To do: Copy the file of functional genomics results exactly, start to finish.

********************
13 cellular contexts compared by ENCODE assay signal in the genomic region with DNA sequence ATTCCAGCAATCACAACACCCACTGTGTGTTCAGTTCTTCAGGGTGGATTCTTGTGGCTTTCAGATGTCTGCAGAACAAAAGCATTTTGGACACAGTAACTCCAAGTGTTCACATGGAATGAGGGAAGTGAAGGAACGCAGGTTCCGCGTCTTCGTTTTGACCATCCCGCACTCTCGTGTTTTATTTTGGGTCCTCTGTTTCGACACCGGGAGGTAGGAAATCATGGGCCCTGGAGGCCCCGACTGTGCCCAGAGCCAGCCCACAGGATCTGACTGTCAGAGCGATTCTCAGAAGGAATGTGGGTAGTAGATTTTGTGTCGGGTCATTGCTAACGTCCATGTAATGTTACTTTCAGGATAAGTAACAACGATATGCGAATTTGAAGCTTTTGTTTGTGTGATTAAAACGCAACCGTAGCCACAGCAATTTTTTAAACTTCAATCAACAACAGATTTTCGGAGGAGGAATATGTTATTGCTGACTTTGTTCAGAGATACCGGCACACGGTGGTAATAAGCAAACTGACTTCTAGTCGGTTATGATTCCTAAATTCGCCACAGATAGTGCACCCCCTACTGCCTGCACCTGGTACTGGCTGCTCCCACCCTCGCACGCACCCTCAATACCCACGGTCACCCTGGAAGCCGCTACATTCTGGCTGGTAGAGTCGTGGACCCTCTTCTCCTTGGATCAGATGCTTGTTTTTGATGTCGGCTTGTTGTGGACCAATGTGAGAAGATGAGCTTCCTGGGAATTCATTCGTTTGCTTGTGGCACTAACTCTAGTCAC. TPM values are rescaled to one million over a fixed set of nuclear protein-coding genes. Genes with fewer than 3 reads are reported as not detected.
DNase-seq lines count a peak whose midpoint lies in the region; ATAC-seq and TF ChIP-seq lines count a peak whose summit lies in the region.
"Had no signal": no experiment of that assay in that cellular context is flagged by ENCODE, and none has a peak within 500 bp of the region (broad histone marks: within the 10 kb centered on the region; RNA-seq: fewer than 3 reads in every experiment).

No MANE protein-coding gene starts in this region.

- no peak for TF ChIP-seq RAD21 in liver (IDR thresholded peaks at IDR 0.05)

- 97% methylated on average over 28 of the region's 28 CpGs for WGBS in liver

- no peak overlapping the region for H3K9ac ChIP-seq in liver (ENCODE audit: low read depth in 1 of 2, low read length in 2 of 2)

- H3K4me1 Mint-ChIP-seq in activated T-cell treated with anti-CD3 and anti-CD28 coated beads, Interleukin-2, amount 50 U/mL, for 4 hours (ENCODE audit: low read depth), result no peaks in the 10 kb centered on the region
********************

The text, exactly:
13 cellular contexts compared by ENCODE assay signal in the genomic region with DNA sequence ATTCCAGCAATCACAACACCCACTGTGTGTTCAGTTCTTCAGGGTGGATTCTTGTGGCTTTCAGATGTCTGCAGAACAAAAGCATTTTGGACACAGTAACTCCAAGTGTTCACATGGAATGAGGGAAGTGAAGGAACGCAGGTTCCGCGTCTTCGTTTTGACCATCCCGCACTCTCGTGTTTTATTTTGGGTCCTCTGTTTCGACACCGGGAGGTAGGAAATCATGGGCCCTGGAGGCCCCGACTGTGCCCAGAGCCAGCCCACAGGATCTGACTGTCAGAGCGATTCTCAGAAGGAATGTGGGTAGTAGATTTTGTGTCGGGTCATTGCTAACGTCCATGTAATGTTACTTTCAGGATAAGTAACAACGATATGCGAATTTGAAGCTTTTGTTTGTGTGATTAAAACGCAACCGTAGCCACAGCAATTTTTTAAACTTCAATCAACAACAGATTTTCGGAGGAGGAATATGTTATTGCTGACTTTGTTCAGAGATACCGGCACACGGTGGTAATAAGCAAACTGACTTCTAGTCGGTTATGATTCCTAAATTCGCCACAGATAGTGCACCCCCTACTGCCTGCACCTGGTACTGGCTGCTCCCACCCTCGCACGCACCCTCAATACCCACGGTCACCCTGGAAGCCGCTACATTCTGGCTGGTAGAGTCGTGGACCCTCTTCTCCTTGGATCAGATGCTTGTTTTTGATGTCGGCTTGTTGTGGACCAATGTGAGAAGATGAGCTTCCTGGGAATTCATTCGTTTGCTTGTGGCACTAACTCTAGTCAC. TPM values are rescaled to one million over a fixed set of nuclear protein-coding genes. Genes with fewer than 3 reads are reported as not detected.
DNase-seq lines count a peak whose midpoint lies in the region; ATAC-seq and TF ChIP-seq lines count a peak whose summit lies in the region.
"Had no signal": no experiment of that assay in that cellular context is flagged by ENCODE, and none has a peak within 500 bp of the region (broad histone marks: within the 10 kb centered on the region; RNA-seq: fewer than 3 reads in every experiment).

No MANE protein-coding gene starts in this region.

- no peak for TF ChIP-seq RAD21 in liver (IDR thresholded peaks at IDR 0.05)

- 97% methylated on average over 28 of the region's 28 CpGs for WGBS in liver

- no peak overlapping the region for H3K9ac ChIP-seq in liver (ENCODE audit: low read depth in 1 of 2, low read length in 2 of 2)

- H3K4me1 Mint-ChIP-seq in activated T-cell treated with anti-CD3 and anti-CD28 coated beads, Interleukin-2, amount 50 U/mL, for 4 hours (ENCODE audit: low read depth), result no peaks in the 10 kb centered on the region